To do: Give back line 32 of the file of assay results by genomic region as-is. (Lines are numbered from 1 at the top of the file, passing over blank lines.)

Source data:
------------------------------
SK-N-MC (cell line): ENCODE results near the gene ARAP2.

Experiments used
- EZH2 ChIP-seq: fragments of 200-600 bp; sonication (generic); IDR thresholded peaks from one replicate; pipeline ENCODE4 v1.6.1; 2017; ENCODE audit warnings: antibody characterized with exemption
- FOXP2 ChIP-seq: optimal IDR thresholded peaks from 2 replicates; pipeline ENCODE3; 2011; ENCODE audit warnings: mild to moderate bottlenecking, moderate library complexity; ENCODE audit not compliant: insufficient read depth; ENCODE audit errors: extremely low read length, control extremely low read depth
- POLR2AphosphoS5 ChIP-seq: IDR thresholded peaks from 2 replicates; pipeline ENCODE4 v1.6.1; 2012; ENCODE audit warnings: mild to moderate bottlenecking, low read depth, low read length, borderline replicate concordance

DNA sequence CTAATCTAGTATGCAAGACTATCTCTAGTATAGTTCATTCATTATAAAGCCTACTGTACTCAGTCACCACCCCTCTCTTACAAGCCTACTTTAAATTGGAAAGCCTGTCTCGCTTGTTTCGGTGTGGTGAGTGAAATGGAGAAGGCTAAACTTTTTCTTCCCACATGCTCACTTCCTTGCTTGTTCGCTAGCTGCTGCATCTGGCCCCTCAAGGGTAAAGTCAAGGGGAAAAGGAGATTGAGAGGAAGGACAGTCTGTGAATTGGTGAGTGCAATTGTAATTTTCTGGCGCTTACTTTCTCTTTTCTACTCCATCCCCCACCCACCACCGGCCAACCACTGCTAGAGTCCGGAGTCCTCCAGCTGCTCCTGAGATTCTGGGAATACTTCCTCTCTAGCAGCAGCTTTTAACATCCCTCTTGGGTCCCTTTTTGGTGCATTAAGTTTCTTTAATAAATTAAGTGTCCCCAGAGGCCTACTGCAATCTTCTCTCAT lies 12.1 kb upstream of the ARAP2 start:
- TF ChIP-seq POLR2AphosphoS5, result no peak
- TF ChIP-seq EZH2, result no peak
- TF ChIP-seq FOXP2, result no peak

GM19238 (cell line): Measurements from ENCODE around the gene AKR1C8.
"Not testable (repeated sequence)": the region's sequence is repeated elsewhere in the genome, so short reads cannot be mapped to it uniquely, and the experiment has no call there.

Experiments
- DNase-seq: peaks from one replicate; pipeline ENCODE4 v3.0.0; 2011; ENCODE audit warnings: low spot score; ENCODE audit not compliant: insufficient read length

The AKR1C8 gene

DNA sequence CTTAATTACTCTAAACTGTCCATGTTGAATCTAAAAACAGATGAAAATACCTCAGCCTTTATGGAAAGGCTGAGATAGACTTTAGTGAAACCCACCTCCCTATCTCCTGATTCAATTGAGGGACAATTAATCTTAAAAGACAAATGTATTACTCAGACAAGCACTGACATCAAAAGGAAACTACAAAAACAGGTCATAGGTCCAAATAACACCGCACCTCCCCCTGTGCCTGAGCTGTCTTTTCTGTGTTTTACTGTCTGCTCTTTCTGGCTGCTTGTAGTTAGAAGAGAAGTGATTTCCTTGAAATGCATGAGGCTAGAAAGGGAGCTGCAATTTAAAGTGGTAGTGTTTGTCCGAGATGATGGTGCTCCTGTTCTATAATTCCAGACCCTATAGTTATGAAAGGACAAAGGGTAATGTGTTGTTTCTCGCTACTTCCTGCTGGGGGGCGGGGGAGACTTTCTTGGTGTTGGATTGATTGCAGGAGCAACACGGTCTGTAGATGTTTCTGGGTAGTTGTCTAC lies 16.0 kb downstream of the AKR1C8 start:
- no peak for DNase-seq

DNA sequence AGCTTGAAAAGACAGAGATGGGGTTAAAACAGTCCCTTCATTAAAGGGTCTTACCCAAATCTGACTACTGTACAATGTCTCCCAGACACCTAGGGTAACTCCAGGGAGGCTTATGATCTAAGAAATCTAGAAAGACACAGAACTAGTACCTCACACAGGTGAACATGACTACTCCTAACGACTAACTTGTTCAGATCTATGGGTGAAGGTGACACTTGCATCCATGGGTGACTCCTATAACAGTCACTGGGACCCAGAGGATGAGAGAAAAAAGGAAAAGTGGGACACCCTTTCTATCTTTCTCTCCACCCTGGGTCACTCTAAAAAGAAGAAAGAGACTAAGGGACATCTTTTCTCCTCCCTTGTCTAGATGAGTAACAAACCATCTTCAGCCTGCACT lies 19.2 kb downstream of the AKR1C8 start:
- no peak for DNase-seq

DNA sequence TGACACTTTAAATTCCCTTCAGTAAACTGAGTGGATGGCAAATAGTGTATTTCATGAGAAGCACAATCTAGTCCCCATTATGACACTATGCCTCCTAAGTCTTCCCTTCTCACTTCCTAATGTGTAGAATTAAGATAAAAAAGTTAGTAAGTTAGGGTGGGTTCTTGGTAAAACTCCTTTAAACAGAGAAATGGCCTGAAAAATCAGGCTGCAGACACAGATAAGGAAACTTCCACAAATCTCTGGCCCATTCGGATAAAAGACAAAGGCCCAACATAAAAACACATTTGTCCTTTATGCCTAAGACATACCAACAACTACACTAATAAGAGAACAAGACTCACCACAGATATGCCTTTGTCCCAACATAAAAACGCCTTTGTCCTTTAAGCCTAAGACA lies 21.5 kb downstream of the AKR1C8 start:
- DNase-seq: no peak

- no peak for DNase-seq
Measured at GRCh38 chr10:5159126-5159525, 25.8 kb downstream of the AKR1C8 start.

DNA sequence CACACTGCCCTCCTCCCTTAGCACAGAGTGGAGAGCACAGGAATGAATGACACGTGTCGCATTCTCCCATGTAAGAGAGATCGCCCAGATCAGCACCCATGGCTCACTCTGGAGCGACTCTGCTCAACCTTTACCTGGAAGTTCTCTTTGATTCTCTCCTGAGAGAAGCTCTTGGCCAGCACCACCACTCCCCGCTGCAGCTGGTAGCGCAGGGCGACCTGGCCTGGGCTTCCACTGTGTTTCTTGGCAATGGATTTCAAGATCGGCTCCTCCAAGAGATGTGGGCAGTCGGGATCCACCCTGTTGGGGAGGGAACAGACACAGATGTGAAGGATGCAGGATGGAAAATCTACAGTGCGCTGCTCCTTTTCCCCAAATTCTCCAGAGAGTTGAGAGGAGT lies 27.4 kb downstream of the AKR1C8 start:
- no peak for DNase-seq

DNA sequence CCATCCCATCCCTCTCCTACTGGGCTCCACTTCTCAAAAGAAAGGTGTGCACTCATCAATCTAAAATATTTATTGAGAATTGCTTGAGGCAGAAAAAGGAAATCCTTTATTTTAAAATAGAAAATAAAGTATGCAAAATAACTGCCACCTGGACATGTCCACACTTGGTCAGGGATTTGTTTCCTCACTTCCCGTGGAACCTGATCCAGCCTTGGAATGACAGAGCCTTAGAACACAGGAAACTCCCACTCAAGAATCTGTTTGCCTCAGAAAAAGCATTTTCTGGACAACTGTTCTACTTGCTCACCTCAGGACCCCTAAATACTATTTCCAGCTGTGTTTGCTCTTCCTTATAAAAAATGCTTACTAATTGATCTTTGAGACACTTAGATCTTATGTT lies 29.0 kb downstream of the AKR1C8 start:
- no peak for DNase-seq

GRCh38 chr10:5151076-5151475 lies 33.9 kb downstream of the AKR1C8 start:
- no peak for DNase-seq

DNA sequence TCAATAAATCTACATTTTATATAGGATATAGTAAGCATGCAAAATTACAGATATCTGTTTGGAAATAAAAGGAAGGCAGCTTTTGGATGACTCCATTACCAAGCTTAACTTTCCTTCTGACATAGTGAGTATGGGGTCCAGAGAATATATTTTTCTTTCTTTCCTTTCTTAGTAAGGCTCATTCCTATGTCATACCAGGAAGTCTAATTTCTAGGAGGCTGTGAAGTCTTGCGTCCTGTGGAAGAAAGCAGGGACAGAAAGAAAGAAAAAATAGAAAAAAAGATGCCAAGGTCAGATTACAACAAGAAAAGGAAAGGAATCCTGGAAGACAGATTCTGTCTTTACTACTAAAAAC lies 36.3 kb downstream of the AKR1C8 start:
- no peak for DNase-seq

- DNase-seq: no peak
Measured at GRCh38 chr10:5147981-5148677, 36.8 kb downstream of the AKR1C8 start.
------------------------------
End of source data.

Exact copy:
Measured at GRCh38 chr10:5147981-5148677, 36.8 kb downstream of the AKR1C8 start.